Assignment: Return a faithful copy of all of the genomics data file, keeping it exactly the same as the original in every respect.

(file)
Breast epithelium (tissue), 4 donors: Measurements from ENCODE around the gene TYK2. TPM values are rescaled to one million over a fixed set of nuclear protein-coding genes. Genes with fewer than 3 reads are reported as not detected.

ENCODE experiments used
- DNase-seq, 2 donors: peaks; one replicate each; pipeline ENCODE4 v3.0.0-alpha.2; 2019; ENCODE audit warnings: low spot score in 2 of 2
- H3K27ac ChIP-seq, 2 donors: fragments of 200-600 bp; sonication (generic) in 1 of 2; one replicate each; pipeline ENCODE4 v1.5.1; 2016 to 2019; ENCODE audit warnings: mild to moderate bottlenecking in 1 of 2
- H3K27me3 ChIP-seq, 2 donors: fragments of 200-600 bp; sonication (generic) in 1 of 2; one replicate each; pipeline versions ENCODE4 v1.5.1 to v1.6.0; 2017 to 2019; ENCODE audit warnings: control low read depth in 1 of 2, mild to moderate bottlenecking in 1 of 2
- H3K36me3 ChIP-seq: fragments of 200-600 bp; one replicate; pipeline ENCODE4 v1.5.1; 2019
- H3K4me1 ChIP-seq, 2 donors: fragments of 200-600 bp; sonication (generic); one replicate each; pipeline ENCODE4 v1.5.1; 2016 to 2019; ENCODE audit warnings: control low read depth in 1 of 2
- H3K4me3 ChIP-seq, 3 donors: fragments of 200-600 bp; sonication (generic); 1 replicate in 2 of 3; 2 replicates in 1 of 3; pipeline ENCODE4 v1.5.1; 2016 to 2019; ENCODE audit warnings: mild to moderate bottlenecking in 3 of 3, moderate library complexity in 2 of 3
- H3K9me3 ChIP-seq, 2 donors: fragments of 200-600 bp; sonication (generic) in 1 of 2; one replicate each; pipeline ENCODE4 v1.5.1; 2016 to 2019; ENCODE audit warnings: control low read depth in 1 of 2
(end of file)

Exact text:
Breast epithelium (tissue), 4 donors: Measurements from ENCODE around the gene TYK2. TPM values are rescaled to one million over a fixed set of nuclear protein-coding genes. Genes with fewer than 3 reads are reported as not detected.

ENCODE experiments used
- DNase-seq, 2 donors: peaks; one replicate each; pipeline ENCODE4 v3.0.0-alpha.2; 2019; ENCODE audit warnings: low spot score in 2 of 2
- H3K27ac ChIP-seq, 2 donors: fragments of 200-600 bp; sonication (generic) in 1 of 2; one replicate each; pipeline ENCODE4 v1.5.1; 2016 to 2019; ENCODE audit warnings: mild to moderate bottlenecking in 1 of 2
- H3K27me3 ChIP-seq, 2 donors: fragments of 200-600 bp; sonication (generic) in 1 of 2; one replicate each; pipeline versions ENCODE4 v1.5.1 to v1.6.0; 2017 to 2019; ENCODE audit warnings: control low read depth in 1 of 2, mild to moderate bottlenecking in 1 of 2
- H3K36me3 ChIP-seq: fragments of 200-600 bp; one replicate; pipeline ENCODE4 v1.5.1; 2019
- H3K4me1 ChIP-seq, 2 donors: fragments of 200-600 bp; sonication (generic); one replicate each; pipeline ENCODE4 v1.5.1; 2016 to 2019; ENCODE audit warnings: control low read depth in 1 of 2
- H3K4me3 ChIP-seq, 3 donors: fragments of 200-600 bp; sonication (generic); 1 replicate in 2 of 3; 2 replicates in 1 of 3; pipeline ENCODE4 v1.5.1; 2016 to 2019; ENCODE audit warnings: mild to moderate bottlenecking in 3 of 3, moderate library complexity in 2 of 3
- H3K9me3 ChIP-seq, 2 donors: fragments of 200-600 bp; sonication (generic) in 1 of 2; one replicate each; pipeline ENCODE4 v1.5.1; 2016 to 2019; ENCODE audit warnings: control low read depth in 1 of 2